The answer all paganism ultimately can ever give is “Because it is!”

It doesn’t matter how implausible a method or impossible a mechanism they hold up, the answer is ultimately “Because it is!” Gaps be damned. And there are a lot of gaps.

All questions cosmological, astronomical, geological, hydrological, chemical, molecular, genetic, anatomical and (even now in our age) economic, sexual, or moral are answered with “Because it is!”

The old scientific dictum that ‘everything kinda needs to make sense in relation to each other’ is now so shot through with colossal evolutionary contradictions, legions of exceptions, ad hoc constraints, and no few paradoxes, only a zealot holds on to it.

We have enough science now, and have had for about a century, to turn its razors on itself.

And that, friends, is a close shave most atheists do not want to have.


For the [Expletive] Record…

No Star Trek or Star Wars fan is angry at either the Star Trek reboot or the Star Wars films The Force Awakens or The Last Jedi because the filmmakers took the material in a new direction…

or because of “diversity”…

or because ILM has gotten so good at their job the special effects bordering on cinemagic…

or because new actors are inhabiting old roles…

or because cherished characters die…

or because…

or because…

or because…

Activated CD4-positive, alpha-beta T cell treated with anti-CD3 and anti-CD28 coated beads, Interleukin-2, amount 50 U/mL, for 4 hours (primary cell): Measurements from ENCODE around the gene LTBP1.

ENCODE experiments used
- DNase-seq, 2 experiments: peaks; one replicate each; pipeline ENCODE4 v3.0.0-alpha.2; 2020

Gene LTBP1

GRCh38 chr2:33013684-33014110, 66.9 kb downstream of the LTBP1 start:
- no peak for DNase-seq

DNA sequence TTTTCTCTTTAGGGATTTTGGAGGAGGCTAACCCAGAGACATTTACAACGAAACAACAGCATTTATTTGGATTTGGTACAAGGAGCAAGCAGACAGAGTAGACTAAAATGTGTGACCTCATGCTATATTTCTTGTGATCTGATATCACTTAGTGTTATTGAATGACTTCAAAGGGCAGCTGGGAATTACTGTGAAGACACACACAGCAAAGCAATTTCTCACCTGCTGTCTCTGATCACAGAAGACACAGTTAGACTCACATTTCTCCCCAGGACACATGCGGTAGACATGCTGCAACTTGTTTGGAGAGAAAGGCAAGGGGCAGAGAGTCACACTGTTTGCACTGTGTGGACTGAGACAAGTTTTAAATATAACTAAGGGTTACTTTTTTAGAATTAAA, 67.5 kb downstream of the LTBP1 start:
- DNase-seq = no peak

The fans are angry because instead of just doing all these things wisely or reverently…

These new media-hacks willfully desecrated, stomped, gutted and spat on everything that made these franchises great in their day.

They (and you who support them) could have had everything they wanted without the scorn, the sneering or the cheap “crush everything you cherished” shock-treatment these illiterate script-rippers actually mistake as storytelling, character development, and proper franchise management and care.

Star Trek has been reduced to burlesque and caricature (eviscerated of the very intelligence, introspection, science and wit for which it was famous for five decades) while Star Wars has not been expanded at all. On the contrary, it has been ruthlessly crushed down to a parody, a duller counterfeit of itself (first trilogy).

Real filmmakers, real storytellers, real scriptwriters (not plagiarists), and real artists should have been pressed into service to catapult these franchises into their next golden age. These films would have made far more money at the box office, pleased the fans, and expanded both cinematic universes with dignity.

Not films. Not movies. Just media.

That’s all we are left with now.

Disney is the Canto Bight of media.

D7 K’Tinga Class Battlecruiser


The design of the Klingon K’t’inga-class, premiering in Star Trek: The Motion Picture, was based on the Koro-class battle cruiser for the movie’s immediate unrealized predecessor Star Trek: Phase II, which in turn was based on the D7-class, created by Matt Jefferies for Star Trek: The Original Series, which was itself based on the manta ray in both shape and color. (Star Trek: The Original Series Sketchbook) The studio model originally started out as belonging to the latter class. While the K’t’inga-class, like its D7-class predecessor, had only made a limited amount of appearances, together they have remained the quintessential Klingon starship design.


From Star Trek Wiki: D7 K’tinga Class Battlecruiser